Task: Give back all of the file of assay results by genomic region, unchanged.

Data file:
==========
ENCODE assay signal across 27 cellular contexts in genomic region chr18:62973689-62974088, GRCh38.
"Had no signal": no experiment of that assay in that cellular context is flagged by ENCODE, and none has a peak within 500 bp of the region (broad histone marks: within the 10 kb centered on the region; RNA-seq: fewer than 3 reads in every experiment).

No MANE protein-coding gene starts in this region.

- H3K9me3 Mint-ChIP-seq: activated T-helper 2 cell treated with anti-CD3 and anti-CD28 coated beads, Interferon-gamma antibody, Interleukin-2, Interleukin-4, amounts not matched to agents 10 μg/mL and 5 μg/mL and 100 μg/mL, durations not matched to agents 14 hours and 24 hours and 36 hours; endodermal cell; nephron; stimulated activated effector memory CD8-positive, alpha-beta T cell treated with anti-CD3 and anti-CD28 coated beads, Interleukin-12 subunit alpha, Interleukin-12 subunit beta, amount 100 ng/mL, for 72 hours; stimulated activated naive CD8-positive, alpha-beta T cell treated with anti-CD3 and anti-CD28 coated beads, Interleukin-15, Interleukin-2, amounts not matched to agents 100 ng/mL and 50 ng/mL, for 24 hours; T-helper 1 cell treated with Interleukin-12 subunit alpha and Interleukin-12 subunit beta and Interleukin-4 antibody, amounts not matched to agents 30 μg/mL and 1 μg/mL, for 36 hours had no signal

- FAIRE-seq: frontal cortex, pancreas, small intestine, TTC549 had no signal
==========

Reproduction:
ENCODE assay signal across 27 cellular contexts in genomic region chr18:62973689-62974088, GRCh38.
"Had no signal": no experiment of that assay in that cellular context is flagged by ENCODE, and none has a peak within 500 bp of the region (broad histone marks: within the 10 kb centered on the region; RNA-seq: fewer than 3 reads in every experiment).

No MANE protein-coding gene starts in this region.

- H3K9me3 Mint-ChIP-seq: activated T-helper 2 cell treated with anti-CD3 and anti-CD28 coated beads, Interferon-gamma antibody, Interleukin-2, Interleukin-4, amounts not matched to agents 10 μg/mL and 5 μg/mL and 100 μg/mL, durations not matched to agents 14 hours and 24 hours and 36 hours; endodermal cell; nephron; stimulated activated effector memory CD8-positive, alpha-beta T cell treated with anti-CD3 and anti-CD28 coated beads, Interleukin-12 subunit alpha, Interleukin-12 subunit beta, amount 100 ng/mL, for 72 hours; stimulated activated naive CD8-positive, alpha-beta T cell treated with anti-CD3 and anti-CD28 coated beads, Interleukin-15, Interleukin-2, amounts not matched to agents 100 ng/mL and 50 ng/mL, for 24 hours; T-helper 1 cell treated with Interleukin-12 subunit alpha and Interleukin-12 subunit beta and Interleukin-4 antibody, amounts not matched to agents 30 μg/mL and 1 μg/mL, for 36 hours had no signal

- FAIRE-seq: frontal cortex, pancreas, small intestine, TTC549 had no signal